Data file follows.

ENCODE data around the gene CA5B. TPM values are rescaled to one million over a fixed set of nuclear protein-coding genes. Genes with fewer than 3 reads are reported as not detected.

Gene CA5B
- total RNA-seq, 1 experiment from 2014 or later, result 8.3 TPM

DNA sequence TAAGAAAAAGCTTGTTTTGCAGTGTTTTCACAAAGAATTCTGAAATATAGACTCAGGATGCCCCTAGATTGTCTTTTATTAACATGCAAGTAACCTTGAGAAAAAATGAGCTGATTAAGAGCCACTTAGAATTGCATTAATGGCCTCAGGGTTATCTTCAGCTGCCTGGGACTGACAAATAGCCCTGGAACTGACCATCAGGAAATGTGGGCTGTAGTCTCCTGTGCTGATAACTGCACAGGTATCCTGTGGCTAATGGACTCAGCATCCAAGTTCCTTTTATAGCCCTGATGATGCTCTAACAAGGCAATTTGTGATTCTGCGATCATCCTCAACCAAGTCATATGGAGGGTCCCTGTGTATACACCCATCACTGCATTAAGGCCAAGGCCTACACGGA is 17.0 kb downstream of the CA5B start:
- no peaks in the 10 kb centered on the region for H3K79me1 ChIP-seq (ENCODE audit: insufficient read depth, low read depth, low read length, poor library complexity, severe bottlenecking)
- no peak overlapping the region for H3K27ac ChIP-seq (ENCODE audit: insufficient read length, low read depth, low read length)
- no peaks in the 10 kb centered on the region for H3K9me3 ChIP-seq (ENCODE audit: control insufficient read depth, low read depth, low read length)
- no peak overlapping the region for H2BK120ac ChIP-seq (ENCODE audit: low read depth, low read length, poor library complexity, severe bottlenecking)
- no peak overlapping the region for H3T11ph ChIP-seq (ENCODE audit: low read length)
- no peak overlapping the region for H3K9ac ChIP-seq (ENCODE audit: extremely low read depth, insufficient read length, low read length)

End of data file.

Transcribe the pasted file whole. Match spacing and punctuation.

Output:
ENCODE data around the gene CA5B. TPM values are rescaled to one million over a fixed set of nuclear protein-coding genes. Genes with fewer than 3 reads are reported as not detected.

Gene CA5B
- total RNA-seq, 1 experiment from 2014 or later, result 8.3 TPM

DNA sequence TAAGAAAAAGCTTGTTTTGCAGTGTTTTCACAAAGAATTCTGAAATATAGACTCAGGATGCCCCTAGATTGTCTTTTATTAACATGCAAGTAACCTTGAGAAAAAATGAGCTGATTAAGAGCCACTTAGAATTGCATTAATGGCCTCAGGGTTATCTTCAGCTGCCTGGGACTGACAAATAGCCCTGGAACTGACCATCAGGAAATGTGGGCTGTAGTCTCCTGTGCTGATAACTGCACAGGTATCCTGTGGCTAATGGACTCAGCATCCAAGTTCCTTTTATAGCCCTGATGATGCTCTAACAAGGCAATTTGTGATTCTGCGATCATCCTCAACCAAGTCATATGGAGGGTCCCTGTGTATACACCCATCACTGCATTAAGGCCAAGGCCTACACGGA is 17.0 kb downstream of the CA5B start:
- no peaks in the 10 kb centered on the region for H3K79me1 ChIP-seq (ENCODE audit: insufficient read depth, low read depth, low read length, poor library complexity, severe bottlenecking)
- no peak overlapping the region for H3K27ac ChIP-seq (ENCODE audit: insufficient read length, low read depth, low read length)
- no peaks in the 10 kb centered on the region for H3K9me3 ChIP-seq (ENCODE audit: control insufficient read depth, low read depth, low read length)
- no peak overlapping the region for H2BK120ac ChIP-seq (ENCODE audit: low read depth, low read length, poor library complexity, severe bottlenecking)
- no peak overlapping the region for H3T11ph ChIP-seq (ENCODE audit: low read length)
- no peak overlapping the region for H3K9ac ChIP-seq (ENCODE audit: extremely low read depth, insufficient read length, low read length)